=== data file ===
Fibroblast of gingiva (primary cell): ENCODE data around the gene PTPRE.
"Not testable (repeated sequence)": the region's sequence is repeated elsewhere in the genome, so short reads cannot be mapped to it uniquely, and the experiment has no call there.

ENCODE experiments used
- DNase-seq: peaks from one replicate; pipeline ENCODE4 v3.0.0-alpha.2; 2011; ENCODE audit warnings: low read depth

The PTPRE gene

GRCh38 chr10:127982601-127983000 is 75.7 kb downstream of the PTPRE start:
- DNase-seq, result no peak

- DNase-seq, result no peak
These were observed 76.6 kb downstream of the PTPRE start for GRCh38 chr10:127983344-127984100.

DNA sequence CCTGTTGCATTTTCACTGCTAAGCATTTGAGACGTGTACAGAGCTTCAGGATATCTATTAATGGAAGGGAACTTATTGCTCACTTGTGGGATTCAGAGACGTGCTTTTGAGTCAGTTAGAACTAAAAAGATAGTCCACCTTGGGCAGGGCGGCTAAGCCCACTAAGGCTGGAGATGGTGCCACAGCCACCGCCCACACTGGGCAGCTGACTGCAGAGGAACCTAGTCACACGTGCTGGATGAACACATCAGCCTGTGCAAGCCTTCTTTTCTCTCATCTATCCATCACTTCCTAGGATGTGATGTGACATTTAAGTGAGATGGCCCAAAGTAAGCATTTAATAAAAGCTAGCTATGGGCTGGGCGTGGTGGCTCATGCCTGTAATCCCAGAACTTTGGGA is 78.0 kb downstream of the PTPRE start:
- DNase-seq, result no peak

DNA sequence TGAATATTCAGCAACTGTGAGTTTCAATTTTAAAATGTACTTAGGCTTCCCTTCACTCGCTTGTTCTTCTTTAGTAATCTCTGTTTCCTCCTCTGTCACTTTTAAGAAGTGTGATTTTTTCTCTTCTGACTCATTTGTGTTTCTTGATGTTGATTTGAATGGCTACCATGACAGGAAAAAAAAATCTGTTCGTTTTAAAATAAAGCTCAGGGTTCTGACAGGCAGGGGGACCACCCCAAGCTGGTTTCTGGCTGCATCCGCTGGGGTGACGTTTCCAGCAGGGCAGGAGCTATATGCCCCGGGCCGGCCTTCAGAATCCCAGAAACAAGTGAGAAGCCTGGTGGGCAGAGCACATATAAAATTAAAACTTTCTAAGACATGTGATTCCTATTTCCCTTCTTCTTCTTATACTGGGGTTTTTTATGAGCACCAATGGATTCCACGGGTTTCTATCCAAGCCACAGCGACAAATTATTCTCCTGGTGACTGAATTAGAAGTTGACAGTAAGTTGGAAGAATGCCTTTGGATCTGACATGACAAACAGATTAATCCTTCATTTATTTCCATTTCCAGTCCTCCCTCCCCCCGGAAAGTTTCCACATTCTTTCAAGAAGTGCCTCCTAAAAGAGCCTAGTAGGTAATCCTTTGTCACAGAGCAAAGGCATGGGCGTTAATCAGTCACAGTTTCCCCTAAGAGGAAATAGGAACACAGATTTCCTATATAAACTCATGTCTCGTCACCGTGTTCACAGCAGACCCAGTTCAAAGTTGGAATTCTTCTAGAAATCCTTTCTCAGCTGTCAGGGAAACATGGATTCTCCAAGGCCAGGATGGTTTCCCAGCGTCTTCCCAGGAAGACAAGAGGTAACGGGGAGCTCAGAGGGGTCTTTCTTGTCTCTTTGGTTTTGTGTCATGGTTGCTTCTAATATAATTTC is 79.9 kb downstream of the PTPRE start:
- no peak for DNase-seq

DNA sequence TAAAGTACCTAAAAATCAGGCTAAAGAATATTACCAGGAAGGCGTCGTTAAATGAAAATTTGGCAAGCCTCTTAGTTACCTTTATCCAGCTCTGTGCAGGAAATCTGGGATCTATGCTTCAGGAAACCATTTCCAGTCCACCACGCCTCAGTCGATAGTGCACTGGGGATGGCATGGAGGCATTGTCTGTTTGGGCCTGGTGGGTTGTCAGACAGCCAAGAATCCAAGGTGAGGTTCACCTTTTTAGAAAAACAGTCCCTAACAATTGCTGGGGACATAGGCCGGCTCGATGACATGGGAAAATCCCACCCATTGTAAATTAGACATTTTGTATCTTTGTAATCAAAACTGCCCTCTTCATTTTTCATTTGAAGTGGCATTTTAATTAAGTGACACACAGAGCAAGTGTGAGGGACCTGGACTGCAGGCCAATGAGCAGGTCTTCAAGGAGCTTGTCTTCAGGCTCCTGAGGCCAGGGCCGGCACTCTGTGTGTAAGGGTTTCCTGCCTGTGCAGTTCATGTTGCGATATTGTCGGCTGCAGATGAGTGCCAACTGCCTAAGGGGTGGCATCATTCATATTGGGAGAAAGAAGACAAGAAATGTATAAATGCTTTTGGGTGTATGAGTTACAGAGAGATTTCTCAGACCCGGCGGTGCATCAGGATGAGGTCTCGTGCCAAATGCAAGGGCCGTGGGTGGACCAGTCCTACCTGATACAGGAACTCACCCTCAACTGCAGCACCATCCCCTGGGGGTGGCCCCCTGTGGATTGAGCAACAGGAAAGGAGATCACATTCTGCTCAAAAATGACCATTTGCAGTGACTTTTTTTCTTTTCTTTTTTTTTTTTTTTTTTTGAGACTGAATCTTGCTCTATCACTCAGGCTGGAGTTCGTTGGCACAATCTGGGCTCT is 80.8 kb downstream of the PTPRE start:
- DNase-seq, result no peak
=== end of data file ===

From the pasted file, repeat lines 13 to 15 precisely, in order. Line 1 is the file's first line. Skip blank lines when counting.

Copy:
- no peak for DNase-seq

DNA sequence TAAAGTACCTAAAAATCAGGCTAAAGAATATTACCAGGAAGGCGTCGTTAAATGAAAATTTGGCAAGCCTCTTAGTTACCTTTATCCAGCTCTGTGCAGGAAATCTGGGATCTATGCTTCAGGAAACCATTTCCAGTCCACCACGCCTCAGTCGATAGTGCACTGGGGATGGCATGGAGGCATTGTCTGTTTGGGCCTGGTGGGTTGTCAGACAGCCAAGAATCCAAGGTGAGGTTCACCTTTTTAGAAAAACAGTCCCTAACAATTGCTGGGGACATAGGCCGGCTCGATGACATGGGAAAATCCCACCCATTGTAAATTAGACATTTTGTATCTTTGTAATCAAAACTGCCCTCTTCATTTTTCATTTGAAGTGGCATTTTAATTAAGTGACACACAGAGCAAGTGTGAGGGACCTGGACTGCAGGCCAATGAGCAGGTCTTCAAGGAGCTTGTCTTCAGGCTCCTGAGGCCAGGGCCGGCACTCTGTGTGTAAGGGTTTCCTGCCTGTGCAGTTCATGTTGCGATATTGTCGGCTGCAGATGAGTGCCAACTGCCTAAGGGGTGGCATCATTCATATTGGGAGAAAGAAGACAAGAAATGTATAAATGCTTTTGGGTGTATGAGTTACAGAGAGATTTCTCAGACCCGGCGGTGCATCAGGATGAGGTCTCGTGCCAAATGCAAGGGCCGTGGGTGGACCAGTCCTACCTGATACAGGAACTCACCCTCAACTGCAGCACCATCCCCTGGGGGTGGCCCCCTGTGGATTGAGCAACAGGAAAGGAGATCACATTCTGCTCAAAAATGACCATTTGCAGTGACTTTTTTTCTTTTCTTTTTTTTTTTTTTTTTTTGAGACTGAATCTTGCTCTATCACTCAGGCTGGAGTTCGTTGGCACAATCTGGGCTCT is 80.8 kb downstream of the PTPRE start:
- DNase-seq, result no peak